Here’s a great question from one of my readers. She asked about how to keep her rowing shell hull sparkling clean:
We have a 1 year old Vespoli light 8, painted white. It’s shell was pristine until our last race, when the boats were parked on the trailer underneath an oak tree. It rained heavily all night and was over 90 degrees F the next day before the shell was taken off the trailer and re-rigged. The part of the shell that was under the tree now has dark blue/black spots on it, and you can clearly see where the straps were because that is the only part of the boat that is still white. We think the blackish residue, which would not come off unless we used our fingernails, is sap from the tree. We scrubbed the boat with soapy water for an hour without result. Have you heard of this before, and what cleaners or brushes should be use to take it off?
That’s a great question (and an unfortunate incident!). First things first…
The advantage of a clean hull
There are 3 reasons why a clean hull is important
- The boat will look better
- The boat will perform better
- The boat will last longer
There are numerous things that can attack a boat’s hull and age it prematurely. Keeping your hull clean can fend of many of those attackers and keep your hull younger, fitter, and faster.
How to clean a rowing hull
There is a priority system I use when cleaning a rowing shell’s hull. It all depending on how dirty it is—and what the so called dirt actually is. It boils down to using one (or all) of these three choices:
- soap and water
- chemical solvent
- abrasive compound
Step 1: Start simple — Use water and soap
If the hull is covered with slime from the water, or dust, mud or dirt, I use simple soap and water. I’ve had much success with a biodegradable laundry detergent, such as Arm and Hammer.
Make up a mixture of about 1 part soap to 10 parts water, get the hull wet with water, apply mixture, scrub with a sponge or soft pad, and that usually takes care of about 80% of the dirty hulls I see.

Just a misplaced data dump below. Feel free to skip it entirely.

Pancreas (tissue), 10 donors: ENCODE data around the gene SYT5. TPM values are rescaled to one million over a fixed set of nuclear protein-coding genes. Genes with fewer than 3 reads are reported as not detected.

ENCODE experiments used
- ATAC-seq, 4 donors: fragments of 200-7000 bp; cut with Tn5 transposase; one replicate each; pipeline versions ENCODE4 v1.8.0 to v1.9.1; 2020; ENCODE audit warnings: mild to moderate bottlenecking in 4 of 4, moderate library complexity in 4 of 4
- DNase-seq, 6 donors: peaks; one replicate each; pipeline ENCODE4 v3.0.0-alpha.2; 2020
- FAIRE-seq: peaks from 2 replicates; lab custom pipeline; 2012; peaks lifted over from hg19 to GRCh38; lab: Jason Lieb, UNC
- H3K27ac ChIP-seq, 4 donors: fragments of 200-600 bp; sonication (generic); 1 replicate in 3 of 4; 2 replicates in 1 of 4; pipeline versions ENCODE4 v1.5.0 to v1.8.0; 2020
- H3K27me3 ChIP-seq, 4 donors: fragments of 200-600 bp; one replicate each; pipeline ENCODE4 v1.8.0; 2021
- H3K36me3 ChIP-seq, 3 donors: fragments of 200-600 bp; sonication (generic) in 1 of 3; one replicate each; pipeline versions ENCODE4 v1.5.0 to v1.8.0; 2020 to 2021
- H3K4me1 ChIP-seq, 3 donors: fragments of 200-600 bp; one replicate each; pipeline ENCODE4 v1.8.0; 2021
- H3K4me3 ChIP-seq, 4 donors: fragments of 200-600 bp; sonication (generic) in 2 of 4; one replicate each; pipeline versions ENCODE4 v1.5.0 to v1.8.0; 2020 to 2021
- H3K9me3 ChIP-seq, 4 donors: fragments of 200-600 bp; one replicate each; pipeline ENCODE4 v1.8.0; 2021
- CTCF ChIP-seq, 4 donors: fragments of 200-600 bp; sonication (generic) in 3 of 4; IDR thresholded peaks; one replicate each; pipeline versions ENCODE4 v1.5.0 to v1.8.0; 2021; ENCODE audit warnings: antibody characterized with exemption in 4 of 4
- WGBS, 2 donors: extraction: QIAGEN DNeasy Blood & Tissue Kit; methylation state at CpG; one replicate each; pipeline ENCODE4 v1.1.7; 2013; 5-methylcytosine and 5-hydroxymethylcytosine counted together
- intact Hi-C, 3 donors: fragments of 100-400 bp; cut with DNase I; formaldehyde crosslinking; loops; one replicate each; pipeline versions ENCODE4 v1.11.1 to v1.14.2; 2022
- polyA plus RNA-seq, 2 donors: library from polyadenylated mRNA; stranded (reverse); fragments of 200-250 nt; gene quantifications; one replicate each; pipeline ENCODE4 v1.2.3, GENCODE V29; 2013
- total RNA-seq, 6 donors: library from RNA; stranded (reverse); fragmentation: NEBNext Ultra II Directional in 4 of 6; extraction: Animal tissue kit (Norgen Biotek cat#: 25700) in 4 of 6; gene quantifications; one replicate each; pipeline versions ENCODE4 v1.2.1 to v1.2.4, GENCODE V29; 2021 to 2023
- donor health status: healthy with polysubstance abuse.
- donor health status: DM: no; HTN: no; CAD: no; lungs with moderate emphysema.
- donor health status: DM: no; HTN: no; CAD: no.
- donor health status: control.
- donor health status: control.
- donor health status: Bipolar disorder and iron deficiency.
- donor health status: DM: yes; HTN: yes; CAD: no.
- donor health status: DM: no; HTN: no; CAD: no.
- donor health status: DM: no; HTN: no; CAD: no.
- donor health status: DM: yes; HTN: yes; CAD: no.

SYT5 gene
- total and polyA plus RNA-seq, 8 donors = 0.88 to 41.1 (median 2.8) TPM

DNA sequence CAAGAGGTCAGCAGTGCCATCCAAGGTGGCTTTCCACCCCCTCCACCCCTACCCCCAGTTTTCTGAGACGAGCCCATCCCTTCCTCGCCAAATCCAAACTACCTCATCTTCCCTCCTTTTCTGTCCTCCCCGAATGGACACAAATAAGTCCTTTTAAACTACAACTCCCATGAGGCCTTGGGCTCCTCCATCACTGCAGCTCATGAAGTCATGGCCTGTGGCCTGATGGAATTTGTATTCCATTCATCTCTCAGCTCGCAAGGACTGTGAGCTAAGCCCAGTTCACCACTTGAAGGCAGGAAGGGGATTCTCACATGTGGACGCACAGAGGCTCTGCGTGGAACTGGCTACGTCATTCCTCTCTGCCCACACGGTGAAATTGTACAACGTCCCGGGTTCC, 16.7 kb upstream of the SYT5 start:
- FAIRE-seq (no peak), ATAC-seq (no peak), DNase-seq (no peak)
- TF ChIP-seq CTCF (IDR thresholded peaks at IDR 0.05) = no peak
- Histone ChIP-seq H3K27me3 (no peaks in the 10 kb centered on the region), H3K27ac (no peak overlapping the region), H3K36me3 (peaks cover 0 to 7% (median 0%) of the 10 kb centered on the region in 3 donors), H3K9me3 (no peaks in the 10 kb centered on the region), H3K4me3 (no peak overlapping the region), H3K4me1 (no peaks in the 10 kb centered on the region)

If your hull has more than just surface junk on it, you might want to try…
Step 2: Dissolve it — Use solvents
If the contaminates on the hull are things like tape residue, sap from trees, dried pollen, or other sticky stuff, I use a chemical solvent, such as mineral spirits (known in Europe as white spirits).
Mineral spirits are not very toxic, will dissolve many things, and then washes up with soap and water.
I only have coaches who know how to handle chemicals use mineral spirits. (Use as directed and only in well ventilated places.)
Friends at Pocock Racing Shells highly recommend Gel Gloss for everything. It is very easy to spray on and wipe off with a soft cloth. Although I have not tried it, they swear by it, which is a strong recommendations from a boat builder. They also use it on riggers to clean them.
For algae and water stains they recommend an algae cleaner, such as Star brite Instant Hull Cleaner.
Step 3: Muscle time — Use rubbing compound
If the hull is covered with something that the first two steps won’t handle, I then revert to an abrasive solution, such as rubbing compound.
Rubbing compound is a common product found in many stores. It comes in a multitude of abrasiveness, called grits.
I’ve had luck using 3M Marine Rubbing Compound. However, there are much less abrasive grits, such as 4000 that will probably handle most situations you run into. I’ve found compounding to take care of most of the hull contamination that I’ve had, including paint splatters and very small scratches.
There are a few tricks to using rubbing compound:
- Use only as directed
- Do small areas at a time
- Keep out of direct sunshine (if possible)
- Apply with gentle motions to a wet surface
- Use a clean cloth to apply
- Wipe off when dry
A word of caution about rubbing compound: It is a form of liquid sandpaper, meaning that it will scratch the paint on a hull if you are not careful. So go slow, and carefully, using only the pressure and grit you need. Again, only a coach or experienced person should be doing this step.
These 3 simple steps to clean your rowing hull should be able to help you get your hull clean, and hopefully a little happier—and faster.
Mike Davenport writes the MaxRigging blog and is a regular contributor to Rowperfect – listen to him on RowingChat Podcast